Abstract

Braitenberg vehicles are well-known models of animal behavior used as steering mechanisms in mobile robotics and artificial life. Because of their simplicity, they are mainly used for teaching robotics, while the lack of a quantitative theory has limited their use for research purposes. This article contributes to our formal understanding of Braitenberg vehicle 3a by presenting the convergence properties of its trajectories under parabolic-shaped stimuli. We show previously unreported features of the motion of the vehicle: the conditional stability, the oscillatory behavior, and the existence of periodic trajectories. The mathematical model used provides a theoretical relation between the environment, the internal control mechanism of the vehicle, and some morphological parameters, a link already found in experimental works. This work provides theoretical support for experimental research using Braitenberg vehicle 3a, and paves the way for further research in biology, robotics, and artificial life.

1 Introduction

Braitenberg vehicles [4] qualitatively model animal behavior at the steering level, and they have long been used on an empirical basis in robotics and artificial life [18, 23]. While, according to the original taxonomy, vehicles 2b and 3a model general taxis behavior, vehicles 2a and 3b model negative taxis. Specifically, vehicle 3a models tropotaxis, the behavior of an agent with two sensors moving toward high-intensity values of some stimulus [6], which can be used to implement target acquisition, for instance. Despite the taxis model proposed by Braitenberg being simple, intuitive, and efficient, it isonly a qualitative model that requires simulations to analyze its behavior. Therefore, no general conclusions can be derived or proved from the model as presented in [4]. This does not prevent Braitenberg vehicles from being used for research or as a teaching tool. Since they can be quickly understood qualitatively, without strong mathematical background, the vehicles represent the perfect tool to teach robotics [5], even at the school level [21].

Multiple instances of Braitenberg vehicles, or their principles, can be found in the robotics literature, in applications ranging from phototaxis to chemotaxis. Phonotaxis behavior is implemented in a robotic rat [2] that models the peripheral auditory system in mammals. Though the authors' main contribution consists in simplifying sound source localization through the pinnae and the cochlea model, they successfully implement the central auditory system, and also include a Braitenberg vehicle3a to control the robot motion. Another example of phonotaxis behavior is presented in [20], where the auditory system of a lizard is imitated. In fact, that implementation of the lizard ear model is good enough to work with a high success rate over a wide range of frequencies, using both aBraitenberg vehicle 2b and a bang-bang controller. Interestingly, the performance of the two controllers was similar even though they did not have a model of the vehicle to tune the behavior of the robot. In a series of works [8, 17, 24], a model of phonotaxis in the female cricket is implemented using spiking neural networks connected according to the principles of Braitenberg vehicles. This neural model of motion control is comparable to a combination of vehicles 2a and 3b, since excitatory units display a direct connection between sensors and motors, while inhibitory ones are crossed. The authors prove their robots perform very well even under quite adverse outdoor conditions.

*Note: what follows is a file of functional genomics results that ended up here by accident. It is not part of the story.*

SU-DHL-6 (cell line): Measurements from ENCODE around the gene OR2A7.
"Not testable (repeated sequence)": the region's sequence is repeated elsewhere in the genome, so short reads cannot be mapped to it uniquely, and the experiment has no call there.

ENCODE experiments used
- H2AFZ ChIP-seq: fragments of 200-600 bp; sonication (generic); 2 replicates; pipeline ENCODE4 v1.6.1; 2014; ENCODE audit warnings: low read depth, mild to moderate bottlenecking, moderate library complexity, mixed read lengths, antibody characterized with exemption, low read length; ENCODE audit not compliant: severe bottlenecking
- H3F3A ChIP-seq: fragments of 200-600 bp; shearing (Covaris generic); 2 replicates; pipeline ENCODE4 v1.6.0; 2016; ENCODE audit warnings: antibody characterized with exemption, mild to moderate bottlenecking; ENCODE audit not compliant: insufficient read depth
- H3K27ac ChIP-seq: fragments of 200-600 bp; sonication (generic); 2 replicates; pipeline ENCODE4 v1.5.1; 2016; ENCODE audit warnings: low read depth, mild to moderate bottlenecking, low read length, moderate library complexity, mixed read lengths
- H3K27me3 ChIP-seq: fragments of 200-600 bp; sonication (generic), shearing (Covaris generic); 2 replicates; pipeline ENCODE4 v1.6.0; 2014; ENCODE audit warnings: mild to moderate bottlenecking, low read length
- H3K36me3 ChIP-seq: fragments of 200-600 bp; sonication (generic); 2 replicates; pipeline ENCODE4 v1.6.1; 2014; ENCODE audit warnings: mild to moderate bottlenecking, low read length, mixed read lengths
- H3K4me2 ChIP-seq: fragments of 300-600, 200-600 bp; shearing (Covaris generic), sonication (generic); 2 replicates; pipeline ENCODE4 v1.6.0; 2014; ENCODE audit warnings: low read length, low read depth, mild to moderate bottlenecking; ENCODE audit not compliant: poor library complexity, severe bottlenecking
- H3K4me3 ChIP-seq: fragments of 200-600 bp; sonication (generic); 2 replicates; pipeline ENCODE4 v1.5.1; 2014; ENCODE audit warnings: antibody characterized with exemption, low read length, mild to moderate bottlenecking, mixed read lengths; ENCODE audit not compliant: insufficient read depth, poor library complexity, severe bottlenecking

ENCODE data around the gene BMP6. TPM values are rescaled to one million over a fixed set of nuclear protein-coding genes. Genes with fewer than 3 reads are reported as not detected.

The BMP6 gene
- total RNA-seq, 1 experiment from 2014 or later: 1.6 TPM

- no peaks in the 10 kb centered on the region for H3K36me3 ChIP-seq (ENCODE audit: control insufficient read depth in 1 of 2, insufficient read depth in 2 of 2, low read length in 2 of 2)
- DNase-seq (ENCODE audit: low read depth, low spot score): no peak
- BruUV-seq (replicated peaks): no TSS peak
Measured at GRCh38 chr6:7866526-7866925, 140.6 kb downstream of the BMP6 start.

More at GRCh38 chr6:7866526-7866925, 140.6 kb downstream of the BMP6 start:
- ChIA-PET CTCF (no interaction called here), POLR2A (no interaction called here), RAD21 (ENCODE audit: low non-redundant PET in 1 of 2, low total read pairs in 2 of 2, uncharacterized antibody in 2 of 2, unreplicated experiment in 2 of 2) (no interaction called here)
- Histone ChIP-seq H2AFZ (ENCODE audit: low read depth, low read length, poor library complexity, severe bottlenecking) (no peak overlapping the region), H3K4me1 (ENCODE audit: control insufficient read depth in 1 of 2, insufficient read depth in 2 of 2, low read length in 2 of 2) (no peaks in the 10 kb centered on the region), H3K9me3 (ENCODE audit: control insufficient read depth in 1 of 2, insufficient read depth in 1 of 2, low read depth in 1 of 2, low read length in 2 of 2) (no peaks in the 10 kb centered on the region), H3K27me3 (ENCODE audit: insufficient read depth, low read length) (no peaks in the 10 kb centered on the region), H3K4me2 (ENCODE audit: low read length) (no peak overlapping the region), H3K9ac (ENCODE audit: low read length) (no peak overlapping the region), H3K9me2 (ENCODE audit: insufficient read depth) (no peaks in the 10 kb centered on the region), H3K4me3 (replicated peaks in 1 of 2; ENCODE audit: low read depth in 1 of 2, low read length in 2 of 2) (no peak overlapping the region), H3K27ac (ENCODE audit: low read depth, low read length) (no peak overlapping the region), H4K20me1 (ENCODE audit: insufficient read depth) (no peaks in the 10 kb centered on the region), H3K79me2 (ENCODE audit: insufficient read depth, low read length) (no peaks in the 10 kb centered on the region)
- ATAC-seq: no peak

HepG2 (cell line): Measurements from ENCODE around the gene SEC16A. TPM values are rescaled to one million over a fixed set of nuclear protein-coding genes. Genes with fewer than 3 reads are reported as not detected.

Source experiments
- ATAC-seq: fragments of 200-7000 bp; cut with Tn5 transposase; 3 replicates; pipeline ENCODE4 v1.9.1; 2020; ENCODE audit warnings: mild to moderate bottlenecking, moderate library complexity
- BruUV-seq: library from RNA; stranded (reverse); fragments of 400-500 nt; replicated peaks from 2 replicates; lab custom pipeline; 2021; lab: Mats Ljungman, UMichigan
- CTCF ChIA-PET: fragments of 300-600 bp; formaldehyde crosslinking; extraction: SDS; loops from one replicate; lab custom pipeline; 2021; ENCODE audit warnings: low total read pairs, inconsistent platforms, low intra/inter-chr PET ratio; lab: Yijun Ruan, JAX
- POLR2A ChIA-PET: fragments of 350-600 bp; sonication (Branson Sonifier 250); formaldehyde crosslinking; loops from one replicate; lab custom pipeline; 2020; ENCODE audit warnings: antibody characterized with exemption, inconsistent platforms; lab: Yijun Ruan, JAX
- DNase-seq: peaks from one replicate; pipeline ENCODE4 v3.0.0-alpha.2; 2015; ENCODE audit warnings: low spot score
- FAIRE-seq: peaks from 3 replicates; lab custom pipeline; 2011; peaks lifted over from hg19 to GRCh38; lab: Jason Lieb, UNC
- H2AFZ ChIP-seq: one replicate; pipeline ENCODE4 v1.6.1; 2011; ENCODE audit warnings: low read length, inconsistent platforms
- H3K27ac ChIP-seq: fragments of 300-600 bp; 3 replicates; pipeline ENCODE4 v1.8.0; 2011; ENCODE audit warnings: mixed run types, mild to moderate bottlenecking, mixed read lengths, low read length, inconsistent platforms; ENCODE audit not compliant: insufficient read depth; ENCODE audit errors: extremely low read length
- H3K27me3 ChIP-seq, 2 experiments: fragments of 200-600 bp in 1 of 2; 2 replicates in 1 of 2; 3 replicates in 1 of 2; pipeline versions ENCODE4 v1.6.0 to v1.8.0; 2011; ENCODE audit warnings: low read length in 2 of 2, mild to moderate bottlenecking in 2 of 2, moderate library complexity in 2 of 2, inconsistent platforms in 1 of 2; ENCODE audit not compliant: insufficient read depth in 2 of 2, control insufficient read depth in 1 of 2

Chemotaxis can also be found among the implementations of robotic Braitenberg vehicles. An experimental analysis of vehicles 3a and 3b for odor source localization is presented in [10], where the connection between sensors and motors is linear, but sensor readings are normalized. The authors present one of the first working robots for chemical source localization, which turns out to be a very complex task. Phototaxis, motion toward a light source, is used in [3] as a mechanism for target acquisition using vehicle 3a. Obstacle avoidance is achieved through an infrared-based Braitenberg vehicle 2b, which produces very smooth obstacle avoidance behavior. Though it is not possible to review all of them, there are many successful robotic applications of Braitenberg vehicles for target seeking, wandering, sound source localization, or obstacle avoidance.